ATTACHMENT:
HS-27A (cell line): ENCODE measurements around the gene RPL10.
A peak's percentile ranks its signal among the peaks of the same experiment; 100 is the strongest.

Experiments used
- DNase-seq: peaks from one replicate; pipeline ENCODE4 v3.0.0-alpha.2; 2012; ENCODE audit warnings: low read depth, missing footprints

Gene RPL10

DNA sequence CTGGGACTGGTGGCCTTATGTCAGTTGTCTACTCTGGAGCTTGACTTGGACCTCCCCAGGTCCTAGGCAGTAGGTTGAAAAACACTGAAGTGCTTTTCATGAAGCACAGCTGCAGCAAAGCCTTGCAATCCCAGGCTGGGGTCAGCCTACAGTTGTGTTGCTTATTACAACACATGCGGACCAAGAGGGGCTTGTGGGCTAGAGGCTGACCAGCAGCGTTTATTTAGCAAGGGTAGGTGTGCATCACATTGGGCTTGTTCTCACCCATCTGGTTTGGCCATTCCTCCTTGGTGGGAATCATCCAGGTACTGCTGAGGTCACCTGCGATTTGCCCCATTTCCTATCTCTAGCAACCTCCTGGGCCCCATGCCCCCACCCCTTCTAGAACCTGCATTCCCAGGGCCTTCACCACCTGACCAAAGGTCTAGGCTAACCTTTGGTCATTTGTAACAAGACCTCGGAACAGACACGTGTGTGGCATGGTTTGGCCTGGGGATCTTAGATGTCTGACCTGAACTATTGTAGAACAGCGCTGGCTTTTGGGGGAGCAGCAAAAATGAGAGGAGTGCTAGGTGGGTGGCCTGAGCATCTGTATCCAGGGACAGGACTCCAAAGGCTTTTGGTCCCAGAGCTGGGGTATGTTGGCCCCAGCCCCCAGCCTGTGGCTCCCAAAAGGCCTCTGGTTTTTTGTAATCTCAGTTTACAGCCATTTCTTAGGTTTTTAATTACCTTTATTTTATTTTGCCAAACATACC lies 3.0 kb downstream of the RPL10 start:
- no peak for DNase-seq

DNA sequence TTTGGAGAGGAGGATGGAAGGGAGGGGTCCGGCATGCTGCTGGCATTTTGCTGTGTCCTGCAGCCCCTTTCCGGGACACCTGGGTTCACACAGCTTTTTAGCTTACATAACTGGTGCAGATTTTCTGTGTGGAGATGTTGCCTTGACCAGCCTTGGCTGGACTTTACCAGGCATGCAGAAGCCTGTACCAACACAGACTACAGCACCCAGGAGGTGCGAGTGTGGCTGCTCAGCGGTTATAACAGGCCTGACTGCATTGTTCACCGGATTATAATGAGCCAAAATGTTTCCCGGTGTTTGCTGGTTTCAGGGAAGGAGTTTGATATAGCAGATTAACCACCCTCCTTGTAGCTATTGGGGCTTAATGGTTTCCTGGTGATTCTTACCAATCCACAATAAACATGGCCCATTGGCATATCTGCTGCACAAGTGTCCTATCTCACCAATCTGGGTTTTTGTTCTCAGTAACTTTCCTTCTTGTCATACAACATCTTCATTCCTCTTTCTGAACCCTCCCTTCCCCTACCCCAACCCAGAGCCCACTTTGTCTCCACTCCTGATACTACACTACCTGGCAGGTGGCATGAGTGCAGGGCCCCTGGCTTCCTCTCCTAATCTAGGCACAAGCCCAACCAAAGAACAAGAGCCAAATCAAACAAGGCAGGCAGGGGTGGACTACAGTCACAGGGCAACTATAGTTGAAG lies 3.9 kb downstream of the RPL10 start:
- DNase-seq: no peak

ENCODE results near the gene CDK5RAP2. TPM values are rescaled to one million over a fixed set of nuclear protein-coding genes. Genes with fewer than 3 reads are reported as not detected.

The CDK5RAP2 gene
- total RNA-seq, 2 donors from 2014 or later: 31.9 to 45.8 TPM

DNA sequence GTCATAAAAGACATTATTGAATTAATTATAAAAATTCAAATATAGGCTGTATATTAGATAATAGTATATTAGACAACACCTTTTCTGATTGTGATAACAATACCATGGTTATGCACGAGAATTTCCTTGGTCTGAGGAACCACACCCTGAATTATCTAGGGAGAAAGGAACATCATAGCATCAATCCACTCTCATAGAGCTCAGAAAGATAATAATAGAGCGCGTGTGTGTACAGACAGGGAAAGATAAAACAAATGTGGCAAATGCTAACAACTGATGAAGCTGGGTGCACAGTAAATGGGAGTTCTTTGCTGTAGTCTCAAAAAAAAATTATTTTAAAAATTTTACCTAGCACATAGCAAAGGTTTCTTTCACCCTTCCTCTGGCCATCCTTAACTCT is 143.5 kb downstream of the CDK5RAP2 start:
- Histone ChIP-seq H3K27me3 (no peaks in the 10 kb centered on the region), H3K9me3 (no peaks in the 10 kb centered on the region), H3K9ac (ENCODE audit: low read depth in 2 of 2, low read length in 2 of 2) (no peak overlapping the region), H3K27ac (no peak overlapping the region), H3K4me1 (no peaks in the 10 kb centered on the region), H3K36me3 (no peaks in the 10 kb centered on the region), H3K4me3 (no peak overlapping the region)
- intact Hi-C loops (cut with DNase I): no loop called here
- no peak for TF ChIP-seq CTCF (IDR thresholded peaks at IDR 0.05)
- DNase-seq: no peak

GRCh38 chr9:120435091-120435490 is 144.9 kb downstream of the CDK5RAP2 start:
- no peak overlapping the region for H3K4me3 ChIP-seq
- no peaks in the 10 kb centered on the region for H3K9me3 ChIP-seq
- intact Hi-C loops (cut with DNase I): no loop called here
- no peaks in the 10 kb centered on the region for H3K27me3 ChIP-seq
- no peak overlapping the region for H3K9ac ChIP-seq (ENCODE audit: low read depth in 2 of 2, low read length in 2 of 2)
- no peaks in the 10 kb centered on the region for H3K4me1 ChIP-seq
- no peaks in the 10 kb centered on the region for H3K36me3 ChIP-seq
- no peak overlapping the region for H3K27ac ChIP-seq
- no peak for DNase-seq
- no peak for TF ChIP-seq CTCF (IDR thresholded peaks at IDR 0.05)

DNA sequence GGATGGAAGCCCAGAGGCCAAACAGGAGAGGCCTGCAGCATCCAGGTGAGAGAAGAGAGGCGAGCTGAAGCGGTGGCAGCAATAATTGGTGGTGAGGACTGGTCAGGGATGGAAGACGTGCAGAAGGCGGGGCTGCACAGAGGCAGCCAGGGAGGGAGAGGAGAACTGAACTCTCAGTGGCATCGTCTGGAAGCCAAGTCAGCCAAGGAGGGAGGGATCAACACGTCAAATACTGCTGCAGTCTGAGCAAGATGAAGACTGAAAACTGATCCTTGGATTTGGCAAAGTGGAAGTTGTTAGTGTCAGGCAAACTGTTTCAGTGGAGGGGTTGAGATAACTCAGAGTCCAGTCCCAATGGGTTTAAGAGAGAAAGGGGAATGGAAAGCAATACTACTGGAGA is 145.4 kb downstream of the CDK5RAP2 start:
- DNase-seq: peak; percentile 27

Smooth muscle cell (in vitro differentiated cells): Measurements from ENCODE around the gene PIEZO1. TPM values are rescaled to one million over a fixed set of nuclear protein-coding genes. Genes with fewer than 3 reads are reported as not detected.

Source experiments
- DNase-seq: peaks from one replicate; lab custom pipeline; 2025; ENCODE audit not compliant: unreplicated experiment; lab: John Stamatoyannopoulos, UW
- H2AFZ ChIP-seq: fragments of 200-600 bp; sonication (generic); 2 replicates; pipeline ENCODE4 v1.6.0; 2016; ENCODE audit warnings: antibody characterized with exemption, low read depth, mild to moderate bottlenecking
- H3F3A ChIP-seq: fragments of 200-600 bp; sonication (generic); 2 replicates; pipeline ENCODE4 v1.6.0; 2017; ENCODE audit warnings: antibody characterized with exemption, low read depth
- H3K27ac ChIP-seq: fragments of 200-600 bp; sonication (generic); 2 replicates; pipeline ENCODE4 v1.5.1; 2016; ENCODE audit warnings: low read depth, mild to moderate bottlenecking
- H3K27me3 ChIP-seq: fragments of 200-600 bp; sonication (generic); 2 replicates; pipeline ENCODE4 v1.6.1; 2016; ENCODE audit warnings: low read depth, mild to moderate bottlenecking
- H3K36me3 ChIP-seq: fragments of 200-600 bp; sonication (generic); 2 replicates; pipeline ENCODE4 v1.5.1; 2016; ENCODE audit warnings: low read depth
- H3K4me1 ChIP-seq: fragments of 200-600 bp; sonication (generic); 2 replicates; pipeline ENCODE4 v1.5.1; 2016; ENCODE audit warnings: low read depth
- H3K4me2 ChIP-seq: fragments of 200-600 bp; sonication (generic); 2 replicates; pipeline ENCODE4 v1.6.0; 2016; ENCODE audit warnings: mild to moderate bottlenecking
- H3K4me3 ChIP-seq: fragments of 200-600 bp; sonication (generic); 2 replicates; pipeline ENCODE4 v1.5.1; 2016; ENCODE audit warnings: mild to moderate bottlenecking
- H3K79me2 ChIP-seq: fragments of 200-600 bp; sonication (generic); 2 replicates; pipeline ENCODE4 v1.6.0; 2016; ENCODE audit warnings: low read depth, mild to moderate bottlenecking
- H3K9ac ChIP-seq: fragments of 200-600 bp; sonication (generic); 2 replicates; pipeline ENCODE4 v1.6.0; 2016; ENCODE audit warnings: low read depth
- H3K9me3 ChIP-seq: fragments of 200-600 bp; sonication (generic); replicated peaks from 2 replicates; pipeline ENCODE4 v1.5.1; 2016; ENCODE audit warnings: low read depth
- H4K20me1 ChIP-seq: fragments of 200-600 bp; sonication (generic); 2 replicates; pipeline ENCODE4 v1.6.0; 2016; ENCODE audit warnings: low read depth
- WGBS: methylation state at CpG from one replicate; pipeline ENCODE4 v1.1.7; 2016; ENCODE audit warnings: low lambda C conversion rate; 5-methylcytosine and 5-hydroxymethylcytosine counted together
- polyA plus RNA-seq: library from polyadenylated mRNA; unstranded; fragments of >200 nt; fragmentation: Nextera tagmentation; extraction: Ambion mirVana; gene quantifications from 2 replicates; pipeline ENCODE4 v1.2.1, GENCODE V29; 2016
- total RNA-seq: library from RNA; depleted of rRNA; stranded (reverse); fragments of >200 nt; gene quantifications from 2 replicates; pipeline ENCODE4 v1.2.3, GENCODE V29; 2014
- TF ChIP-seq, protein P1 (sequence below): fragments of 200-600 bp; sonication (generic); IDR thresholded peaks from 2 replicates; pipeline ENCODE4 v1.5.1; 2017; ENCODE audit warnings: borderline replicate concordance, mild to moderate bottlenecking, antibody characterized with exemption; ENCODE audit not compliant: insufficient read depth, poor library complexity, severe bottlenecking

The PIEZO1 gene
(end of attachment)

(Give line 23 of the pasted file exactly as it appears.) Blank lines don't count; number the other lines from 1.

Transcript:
- no peak overlapping the region for H3K9ac ChIP-seq (ENCODE audit: low read depth in 2 of 2, low read length in 2 of 2)